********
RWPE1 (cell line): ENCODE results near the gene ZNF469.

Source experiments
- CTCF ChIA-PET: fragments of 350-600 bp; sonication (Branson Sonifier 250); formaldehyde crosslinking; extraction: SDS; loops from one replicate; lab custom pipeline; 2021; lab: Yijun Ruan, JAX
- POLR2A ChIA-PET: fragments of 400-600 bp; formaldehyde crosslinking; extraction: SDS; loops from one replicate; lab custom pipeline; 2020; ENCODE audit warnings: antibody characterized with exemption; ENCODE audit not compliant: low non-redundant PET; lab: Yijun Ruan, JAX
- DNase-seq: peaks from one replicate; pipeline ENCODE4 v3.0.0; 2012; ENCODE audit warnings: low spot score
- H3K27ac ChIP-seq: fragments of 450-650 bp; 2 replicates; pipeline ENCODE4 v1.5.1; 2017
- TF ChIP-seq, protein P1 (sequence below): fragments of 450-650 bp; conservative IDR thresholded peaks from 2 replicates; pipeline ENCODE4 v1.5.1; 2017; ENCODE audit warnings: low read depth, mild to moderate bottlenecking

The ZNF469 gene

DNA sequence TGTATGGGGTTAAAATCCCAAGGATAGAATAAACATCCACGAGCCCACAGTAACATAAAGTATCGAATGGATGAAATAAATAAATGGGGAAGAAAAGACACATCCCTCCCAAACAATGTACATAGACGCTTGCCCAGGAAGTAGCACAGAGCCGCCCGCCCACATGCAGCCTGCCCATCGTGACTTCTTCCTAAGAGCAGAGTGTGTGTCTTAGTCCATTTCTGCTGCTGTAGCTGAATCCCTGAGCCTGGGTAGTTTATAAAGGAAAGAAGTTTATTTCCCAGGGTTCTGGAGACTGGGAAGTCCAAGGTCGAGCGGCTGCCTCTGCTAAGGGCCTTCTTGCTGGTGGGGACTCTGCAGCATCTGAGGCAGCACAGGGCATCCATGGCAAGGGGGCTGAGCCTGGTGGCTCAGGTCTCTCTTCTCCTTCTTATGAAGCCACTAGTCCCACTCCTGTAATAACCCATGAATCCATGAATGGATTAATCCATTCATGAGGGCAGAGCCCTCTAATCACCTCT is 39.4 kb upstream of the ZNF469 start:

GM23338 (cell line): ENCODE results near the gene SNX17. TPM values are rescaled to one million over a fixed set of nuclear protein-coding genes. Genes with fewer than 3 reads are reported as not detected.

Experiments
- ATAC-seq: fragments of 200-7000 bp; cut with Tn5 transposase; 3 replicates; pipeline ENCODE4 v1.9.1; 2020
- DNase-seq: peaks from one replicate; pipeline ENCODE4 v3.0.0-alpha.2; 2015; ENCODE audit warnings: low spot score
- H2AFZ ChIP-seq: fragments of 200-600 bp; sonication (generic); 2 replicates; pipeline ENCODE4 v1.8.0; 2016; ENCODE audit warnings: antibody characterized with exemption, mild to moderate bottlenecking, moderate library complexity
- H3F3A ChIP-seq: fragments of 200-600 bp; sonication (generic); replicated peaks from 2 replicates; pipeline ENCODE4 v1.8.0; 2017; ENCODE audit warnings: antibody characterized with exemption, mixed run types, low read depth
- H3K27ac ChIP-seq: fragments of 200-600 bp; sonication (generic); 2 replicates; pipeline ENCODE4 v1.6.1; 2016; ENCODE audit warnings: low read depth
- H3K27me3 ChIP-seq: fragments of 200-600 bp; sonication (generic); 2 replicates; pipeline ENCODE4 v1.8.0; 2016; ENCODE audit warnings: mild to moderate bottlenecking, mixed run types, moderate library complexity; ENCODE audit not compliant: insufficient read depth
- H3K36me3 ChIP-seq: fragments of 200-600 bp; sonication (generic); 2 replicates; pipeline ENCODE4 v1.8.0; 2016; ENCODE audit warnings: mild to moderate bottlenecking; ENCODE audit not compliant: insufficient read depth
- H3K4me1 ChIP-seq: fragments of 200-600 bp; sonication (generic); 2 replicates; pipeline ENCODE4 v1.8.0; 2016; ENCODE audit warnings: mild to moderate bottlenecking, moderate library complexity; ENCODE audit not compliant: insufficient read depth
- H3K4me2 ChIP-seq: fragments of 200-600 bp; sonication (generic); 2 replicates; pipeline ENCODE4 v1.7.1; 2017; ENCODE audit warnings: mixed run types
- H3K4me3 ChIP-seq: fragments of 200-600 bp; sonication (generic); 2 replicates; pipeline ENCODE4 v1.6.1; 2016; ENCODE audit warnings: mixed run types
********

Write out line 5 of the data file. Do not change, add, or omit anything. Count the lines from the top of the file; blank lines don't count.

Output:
- DNase-seq: peaks from one replicate; pipeline ENCODE4 v3.0.0; 2012; ENCODE audit warnings: low spot score